Focusing on the privacy argument, TREB essentially argued that people who consented to having their information made available when they hired a realtor, really only consented to having it made available through traditional channels and not published online. The Tribunal below was of the view that TREB's privacy arguments were pretty flimsy and one gets the sense that it was really a pretext to justify their way of doing things.

[131] In considering privacy as a business justification under paragraph 79(1)(b), the Tribunal found that the “principal motivation in implementing the VOW Restrictions was to insulate its members from the disruptive competition that [motivated] Internet-based brokerages”. It concluded that there was little evidentiary support for the contention that the restrictions were motivated by privacy concerns of TREB’s clients. The Tribunal also found scant evidence that, in the development of the VOW Policy, the VOW committee had considered, been motivated by, or acted upon privacy considerations (TR at para. 321). The privacy concerns were “an afterthought and continue to be a pretext for TREB’s adoption and maintenance of the VOW Restrictions” (TR at para. 390).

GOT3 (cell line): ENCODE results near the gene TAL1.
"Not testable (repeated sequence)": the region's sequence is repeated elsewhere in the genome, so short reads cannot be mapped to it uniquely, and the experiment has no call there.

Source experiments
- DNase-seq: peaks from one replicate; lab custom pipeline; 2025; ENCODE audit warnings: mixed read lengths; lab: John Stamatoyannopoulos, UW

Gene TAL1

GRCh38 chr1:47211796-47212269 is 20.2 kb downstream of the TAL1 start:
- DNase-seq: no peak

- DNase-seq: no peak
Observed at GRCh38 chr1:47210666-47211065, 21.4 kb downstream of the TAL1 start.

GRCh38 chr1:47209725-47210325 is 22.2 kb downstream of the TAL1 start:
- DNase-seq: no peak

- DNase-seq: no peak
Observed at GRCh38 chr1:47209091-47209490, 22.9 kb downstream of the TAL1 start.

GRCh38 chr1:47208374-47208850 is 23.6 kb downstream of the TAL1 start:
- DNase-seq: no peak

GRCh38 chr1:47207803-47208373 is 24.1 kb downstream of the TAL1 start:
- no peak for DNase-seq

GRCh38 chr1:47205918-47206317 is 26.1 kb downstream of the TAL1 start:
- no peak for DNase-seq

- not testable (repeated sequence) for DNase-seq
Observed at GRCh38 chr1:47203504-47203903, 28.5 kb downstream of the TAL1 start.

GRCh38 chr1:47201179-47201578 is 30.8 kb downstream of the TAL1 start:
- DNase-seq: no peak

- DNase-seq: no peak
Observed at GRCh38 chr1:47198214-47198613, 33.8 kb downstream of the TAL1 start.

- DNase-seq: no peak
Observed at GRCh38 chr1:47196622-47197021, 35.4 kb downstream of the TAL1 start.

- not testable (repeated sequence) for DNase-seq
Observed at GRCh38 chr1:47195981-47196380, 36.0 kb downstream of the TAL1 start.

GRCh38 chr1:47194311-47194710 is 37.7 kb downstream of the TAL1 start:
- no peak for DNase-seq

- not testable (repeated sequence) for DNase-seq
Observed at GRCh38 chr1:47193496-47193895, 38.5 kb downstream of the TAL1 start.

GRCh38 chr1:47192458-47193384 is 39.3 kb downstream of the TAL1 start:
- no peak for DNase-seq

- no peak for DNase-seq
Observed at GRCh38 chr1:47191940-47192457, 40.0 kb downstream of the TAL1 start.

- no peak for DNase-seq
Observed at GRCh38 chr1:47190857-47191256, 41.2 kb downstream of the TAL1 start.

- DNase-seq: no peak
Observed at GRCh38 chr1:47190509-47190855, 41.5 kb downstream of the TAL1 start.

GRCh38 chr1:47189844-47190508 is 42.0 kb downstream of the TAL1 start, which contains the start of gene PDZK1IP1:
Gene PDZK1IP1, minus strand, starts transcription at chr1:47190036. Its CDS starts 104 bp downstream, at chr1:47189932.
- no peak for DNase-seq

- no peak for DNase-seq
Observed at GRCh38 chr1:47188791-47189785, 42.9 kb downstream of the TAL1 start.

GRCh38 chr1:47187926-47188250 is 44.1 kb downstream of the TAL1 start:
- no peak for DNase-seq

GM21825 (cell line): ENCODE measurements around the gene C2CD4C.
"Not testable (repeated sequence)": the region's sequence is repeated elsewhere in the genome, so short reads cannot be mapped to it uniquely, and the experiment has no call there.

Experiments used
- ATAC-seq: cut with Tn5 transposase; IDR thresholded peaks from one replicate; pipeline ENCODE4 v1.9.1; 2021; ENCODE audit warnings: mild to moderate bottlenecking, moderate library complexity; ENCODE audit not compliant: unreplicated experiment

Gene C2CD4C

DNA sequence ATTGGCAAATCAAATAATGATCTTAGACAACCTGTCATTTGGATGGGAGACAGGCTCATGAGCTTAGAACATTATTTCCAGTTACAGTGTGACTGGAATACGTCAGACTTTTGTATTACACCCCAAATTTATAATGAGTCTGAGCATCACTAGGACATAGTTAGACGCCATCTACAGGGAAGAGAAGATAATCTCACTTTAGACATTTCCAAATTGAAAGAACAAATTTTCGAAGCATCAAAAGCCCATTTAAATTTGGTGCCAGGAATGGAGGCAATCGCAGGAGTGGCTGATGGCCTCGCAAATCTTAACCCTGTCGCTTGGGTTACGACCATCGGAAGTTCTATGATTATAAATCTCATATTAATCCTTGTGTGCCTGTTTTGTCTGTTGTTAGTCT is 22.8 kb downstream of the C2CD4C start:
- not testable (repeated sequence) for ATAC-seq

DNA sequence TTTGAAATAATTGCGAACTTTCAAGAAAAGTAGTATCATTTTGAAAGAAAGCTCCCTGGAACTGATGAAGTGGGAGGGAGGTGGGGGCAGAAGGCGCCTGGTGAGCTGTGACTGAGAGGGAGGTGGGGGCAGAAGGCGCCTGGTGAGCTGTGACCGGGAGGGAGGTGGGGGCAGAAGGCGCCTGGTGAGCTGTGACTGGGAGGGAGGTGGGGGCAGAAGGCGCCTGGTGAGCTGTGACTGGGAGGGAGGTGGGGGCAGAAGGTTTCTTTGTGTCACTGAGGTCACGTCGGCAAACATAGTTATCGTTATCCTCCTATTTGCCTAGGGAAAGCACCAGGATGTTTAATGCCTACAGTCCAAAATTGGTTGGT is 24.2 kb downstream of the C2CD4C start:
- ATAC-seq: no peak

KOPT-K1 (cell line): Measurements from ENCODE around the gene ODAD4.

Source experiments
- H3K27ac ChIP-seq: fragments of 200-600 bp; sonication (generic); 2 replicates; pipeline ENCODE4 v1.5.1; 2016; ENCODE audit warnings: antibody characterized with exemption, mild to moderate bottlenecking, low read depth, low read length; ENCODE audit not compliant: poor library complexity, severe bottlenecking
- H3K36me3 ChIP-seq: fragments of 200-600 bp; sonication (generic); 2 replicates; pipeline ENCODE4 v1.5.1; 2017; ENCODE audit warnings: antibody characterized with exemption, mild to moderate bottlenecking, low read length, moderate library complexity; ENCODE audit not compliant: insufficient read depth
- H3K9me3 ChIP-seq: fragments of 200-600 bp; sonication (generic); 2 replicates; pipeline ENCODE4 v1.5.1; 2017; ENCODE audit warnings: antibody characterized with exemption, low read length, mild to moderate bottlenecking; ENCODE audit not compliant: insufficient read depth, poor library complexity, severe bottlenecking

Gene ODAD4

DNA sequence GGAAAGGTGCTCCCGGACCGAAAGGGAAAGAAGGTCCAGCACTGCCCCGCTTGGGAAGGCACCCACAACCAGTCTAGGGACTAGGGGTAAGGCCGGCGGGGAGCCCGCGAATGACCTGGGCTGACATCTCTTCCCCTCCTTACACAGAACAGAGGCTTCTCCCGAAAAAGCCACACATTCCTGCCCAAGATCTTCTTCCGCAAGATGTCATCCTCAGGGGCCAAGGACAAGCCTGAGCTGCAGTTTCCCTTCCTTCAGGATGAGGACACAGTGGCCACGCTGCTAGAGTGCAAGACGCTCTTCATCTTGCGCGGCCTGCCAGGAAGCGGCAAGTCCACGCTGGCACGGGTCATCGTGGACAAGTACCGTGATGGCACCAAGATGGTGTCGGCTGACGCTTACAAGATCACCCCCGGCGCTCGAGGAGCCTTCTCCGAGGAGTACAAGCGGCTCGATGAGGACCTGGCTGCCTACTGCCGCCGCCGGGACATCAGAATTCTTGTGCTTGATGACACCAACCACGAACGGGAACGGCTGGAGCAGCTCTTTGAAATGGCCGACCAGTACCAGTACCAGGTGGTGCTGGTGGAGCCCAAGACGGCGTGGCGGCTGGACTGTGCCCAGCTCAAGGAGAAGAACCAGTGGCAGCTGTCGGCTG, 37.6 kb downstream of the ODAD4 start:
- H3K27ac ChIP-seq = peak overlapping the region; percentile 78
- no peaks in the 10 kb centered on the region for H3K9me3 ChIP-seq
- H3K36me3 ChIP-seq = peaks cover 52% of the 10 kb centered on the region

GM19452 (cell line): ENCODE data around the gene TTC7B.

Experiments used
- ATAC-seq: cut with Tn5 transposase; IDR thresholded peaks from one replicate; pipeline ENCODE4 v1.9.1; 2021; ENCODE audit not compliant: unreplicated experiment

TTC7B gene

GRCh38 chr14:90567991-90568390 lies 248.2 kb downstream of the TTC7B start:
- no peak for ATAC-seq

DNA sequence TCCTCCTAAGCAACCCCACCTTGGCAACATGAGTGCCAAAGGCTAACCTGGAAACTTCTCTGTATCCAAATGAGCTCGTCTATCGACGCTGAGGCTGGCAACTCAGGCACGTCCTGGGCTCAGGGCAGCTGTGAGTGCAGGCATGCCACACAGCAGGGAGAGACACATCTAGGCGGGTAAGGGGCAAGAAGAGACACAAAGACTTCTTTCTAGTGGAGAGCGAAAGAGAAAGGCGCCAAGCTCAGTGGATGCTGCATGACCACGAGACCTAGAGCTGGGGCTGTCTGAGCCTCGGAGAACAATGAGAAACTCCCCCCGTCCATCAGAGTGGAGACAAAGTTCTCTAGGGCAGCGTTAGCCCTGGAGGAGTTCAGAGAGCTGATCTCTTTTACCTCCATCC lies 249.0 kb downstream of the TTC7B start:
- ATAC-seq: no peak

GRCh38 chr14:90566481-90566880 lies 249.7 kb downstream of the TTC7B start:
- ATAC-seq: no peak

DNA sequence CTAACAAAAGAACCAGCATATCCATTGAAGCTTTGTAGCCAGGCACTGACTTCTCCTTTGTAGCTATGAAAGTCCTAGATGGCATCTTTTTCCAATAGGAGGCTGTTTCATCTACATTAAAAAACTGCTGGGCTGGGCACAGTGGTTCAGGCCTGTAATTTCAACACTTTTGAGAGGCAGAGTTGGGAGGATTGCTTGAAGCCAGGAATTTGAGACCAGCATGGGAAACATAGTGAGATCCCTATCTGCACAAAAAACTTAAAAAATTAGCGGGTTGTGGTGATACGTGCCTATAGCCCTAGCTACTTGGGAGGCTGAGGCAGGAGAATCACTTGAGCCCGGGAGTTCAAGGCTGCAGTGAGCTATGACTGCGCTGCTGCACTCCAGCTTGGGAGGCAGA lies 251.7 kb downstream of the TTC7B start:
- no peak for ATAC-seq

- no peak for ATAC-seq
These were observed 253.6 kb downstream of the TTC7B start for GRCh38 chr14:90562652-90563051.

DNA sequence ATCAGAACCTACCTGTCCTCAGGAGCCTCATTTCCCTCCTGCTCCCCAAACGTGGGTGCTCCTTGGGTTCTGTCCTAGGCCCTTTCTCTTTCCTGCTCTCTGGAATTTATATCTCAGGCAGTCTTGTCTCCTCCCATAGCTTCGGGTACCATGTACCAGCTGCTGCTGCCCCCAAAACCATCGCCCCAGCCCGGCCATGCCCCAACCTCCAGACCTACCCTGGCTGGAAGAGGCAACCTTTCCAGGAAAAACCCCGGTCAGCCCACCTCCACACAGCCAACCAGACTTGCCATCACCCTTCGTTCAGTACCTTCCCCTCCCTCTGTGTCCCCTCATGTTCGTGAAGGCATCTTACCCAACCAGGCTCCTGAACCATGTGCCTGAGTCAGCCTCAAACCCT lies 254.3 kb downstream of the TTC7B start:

TREB argued that nobody consented to having this information disseminated via the internet or "virtual office websites" (VOWs), so new consent would be required to do so. Absent new consent, this information cannot be disseminated online:

[160] While the Listing Agreement used by TREB provides consent to some uses of personal information, TREB asserts that had the Tribunal examined it more closely, it would have found that the Listing Agreement did not provide sufficiently specific wording to permit disclosure of personal information in the VOW data feed. Specifically, TREB contends that the consents do not permit the distribution of the data over the internet, and that is qualitatively different from the distribution of the same information by person, fax, or email.

The Commissioner argued that consent for PIPEDA purposes is to the "purposes" proposed for the collection, use and disclosure of personal information, and not the means by which it would be disseminated. The Court of Appeal agreed: